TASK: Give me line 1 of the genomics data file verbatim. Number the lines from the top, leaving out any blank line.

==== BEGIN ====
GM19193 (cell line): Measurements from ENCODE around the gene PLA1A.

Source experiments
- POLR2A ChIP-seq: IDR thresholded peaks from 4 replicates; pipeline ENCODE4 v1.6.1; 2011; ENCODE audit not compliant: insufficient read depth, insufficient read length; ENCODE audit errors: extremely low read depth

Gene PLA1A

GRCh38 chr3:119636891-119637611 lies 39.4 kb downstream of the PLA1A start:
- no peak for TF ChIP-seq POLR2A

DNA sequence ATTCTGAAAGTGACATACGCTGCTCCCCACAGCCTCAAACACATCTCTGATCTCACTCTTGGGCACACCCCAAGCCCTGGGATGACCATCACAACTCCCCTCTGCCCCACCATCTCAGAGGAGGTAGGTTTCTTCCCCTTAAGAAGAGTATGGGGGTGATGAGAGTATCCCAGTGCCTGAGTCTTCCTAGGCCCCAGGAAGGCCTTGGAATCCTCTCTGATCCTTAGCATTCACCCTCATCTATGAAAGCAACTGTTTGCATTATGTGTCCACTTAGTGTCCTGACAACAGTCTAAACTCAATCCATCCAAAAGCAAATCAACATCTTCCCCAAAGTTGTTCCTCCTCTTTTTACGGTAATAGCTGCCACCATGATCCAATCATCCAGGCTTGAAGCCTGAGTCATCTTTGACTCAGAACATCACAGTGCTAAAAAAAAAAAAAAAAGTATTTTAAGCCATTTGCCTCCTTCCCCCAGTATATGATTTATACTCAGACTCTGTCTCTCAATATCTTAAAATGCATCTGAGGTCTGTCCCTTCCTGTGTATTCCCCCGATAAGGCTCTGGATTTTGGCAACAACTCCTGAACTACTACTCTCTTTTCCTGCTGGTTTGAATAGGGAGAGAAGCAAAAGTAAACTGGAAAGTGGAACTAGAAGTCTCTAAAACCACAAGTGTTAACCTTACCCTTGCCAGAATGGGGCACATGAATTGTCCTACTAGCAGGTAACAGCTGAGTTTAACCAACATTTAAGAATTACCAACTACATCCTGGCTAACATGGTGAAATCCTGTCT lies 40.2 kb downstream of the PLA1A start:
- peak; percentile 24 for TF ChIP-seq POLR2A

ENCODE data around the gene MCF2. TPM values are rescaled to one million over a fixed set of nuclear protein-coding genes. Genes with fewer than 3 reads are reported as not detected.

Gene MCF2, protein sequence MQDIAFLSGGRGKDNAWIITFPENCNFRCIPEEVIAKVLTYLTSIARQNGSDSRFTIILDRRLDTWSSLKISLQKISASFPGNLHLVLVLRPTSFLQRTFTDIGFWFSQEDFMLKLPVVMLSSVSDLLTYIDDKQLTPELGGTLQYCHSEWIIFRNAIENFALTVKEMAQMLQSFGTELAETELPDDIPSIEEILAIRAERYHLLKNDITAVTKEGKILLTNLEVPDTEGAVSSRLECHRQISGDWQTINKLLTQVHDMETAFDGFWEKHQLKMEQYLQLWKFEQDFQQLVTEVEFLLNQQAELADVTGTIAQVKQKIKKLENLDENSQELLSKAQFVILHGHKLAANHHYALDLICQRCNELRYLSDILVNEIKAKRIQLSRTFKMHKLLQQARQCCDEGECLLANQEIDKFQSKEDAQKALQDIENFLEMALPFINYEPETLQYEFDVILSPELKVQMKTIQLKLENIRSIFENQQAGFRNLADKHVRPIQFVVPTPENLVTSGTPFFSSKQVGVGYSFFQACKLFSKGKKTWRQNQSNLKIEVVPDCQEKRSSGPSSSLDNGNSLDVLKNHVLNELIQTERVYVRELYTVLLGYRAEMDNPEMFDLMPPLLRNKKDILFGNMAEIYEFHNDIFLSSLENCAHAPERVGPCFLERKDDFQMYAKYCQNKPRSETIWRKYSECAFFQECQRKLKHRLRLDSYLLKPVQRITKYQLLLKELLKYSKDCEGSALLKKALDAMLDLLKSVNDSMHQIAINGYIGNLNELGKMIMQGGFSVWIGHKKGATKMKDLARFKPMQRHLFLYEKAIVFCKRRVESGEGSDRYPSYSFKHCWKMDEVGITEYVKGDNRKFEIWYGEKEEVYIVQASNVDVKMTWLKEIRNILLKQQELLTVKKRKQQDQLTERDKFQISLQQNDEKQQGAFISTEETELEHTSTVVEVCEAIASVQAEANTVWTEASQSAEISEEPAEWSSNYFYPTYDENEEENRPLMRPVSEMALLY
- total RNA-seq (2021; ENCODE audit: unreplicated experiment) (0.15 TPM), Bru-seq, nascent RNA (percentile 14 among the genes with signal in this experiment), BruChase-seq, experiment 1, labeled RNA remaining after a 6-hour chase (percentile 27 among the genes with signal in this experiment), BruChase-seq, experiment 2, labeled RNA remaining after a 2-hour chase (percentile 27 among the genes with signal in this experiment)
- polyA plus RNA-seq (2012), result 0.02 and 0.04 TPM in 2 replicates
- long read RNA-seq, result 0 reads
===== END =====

GM19193 (cell line): Measurements from ENCODE around the gene PLA1A.